Publications by authors named "Hye Kyeong Kwon"

3 Publications

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Integrated Quantitative Phosphoproteomics and Cell-based Functional Screening Reveals Specific Pathological Cardiac Hypertrophy-related Phosphorylation Sites.

Mol Cells 2021 Jul;44(7):500-516

School of Life Sciences, Gwangju Institute of Science and Technology (GIST), Gwangju 61005, Korea.

Cardiac hypertrophic signaling cascades resulting in heart failure diseases are mediated by protein phosphorylation. Recent developments in mass spectrometry-based phosphoproteomics have led to the identification of thousands of differentially phosphorylated proteins and their phosphorylation sites. However, functional studies of these differentially phosphorylated proteins have not been conducted in a large-scale or high-throughput manner due to a lack of methods capable of revealing the functional relevance of each phosphorylation site. In this study, an integrated approach combining quantitative phosphoproteomics and cell-based functional screening using phosphorylation competition peptides was developed. A pathological cardiac hypertrophy model, junctate-1 transgenic mice and control mice, were analyzed using label-free quantitative phosphoproteomics to identify differentially phosphorylated proteins and sites. A cell-based functional assay system measuring hypertrophic cell growth of neonatal rat ventricle cardiomyocytes (NRVMs) following phenylephrine treatment was applied, and changes in phosphorylation of individual differentially phosphorylated sites were induced by incorporation of phosphorylation competition peptides conjugated with cell-penetrating peptides. Cell-based functional screening against 18 selected phosphorylation sites identified three phosphorylation sites (Ser-98, Ser-179 of Ldb3, and Ser-1146 of palladin) displaying near-complete inhibition of cardiac hypertrophic growth of NRVMs. Changes in phosphorylation levels of Ser-98 and Ser-179 in Ldb3 were further confirmed in NRVMs and other pathological/physiological hypertrophy models, including transverse aortic constriction and swimming models, using site-specific phospho-antibodies. Our integrated approach can be used to identify functionally important phosphorylation sites among differentially phosphorylated sites, and unlike conventional approaches, it is easily applicable for large-scale and/or high-throughput analyses.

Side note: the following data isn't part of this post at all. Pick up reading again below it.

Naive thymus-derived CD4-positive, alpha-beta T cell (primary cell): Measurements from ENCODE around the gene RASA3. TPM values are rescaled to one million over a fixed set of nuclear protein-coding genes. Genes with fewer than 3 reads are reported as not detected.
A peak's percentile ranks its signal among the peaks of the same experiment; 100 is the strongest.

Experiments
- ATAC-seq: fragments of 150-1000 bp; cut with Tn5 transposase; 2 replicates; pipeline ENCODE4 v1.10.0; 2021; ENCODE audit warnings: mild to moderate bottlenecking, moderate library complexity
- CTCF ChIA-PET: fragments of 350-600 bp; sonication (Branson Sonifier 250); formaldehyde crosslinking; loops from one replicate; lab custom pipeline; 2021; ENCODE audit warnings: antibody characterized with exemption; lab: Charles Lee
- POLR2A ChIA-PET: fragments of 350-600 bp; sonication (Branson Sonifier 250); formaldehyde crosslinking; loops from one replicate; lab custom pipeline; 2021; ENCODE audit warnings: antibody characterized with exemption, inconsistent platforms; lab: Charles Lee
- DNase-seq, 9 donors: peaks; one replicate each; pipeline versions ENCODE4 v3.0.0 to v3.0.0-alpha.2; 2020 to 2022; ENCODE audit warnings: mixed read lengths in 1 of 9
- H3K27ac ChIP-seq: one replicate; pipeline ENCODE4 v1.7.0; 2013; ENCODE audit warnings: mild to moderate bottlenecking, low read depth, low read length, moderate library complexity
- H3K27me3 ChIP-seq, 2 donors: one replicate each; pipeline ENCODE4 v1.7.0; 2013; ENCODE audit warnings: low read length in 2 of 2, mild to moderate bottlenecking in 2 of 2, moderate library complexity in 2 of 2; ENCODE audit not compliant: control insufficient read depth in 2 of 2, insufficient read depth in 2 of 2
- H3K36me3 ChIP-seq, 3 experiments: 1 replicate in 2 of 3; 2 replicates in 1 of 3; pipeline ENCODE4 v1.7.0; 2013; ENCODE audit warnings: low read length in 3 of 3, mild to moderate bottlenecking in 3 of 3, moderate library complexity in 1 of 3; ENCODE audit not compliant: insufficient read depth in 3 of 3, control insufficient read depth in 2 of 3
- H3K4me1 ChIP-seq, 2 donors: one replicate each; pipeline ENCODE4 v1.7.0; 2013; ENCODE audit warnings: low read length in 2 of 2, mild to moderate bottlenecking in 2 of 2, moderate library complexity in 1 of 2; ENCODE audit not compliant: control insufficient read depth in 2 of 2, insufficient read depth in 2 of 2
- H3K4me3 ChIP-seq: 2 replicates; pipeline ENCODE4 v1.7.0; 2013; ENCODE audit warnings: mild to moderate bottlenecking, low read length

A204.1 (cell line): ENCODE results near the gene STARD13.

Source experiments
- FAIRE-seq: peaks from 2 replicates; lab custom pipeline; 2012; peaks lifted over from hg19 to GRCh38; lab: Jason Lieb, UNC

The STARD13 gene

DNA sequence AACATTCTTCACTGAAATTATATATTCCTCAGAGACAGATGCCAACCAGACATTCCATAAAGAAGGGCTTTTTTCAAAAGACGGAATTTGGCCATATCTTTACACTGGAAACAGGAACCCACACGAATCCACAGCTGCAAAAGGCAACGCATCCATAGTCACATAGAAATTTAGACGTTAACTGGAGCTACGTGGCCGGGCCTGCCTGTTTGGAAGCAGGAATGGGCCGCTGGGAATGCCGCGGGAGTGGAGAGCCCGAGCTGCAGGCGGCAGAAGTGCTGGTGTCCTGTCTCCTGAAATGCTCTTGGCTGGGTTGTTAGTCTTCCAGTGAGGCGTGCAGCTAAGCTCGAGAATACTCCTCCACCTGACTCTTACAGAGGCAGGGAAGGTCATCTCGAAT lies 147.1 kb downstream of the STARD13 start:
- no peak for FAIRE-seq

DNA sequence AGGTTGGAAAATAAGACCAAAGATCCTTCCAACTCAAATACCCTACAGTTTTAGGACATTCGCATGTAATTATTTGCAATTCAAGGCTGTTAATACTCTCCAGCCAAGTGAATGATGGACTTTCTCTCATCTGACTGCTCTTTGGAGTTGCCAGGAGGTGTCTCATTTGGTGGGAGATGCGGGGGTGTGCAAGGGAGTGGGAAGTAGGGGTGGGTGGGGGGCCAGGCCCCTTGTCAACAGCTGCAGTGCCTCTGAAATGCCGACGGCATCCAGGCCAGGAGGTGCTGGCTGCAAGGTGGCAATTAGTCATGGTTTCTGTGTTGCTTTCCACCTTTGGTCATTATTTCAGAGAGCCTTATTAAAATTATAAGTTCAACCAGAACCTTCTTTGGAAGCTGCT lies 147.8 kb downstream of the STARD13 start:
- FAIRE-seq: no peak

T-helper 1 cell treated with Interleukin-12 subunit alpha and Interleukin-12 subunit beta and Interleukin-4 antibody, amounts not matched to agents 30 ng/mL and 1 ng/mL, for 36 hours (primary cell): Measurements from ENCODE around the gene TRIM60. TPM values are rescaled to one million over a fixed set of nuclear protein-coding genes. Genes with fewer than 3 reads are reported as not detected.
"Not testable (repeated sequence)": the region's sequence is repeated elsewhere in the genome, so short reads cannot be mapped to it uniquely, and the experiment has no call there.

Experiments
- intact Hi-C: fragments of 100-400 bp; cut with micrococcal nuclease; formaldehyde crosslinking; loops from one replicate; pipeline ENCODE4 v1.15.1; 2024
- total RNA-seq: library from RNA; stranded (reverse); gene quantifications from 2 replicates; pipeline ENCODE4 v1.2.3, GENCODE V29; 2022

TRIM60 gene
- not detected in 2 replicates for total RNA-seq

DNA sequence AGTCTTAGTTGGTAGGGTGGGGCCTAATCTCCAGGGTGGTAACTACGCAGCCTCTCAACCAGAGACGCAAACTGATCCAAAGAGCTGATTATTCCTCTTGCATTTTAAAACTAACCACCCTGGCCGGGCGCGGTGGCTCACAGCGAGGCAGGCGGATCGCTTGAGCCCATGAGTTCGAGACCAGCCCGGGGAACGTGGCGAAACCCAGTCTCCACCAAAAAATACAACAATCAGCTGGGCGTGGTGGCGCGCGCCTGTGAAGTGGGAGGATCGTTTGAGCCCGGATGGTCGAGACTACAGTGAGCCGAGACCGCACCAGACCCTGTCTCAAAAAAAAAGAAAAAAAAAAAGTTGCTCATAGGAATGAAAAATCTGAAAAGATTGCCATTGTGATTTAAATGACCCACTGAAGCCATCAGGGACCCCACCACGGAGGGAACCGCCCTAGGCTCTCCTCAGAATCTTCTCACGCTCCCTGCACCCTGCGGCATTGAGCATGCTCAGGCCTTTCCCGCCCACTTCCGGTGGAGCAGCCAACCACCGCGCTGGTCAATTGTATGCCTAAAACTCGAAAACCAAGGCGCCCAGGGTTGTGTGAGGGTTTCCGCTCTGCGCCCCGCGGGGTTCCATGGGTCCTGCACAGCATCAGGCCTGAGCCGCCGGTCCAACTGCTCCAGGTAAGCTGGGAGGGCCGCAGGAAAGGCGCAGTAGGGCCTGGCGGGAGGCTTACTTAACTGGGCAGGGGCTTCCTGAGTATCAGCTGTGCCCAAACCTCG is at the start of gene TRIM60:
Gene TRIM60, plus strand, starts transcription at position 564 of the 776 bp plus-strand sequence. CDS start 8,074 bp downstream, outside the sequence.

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http://dx.doi.org/10.14348/molcells.2021.4002DOI Listing
July 2021

Comparative proteomic analysis of mouse models of pathological and physiological cardiac hypertrophy, with selection of biomarkers of pathological hypertrophy by integrative Proteogenomics.

Biochim Biophys Acta Proteins Proteom 2018 Jul 23. Epub 2018 Jul 23.

School of Life Sciences, Gwangju Institute of Science and Technology (GIST), Gwangju, 61005, Republic of Korea. Electronic address: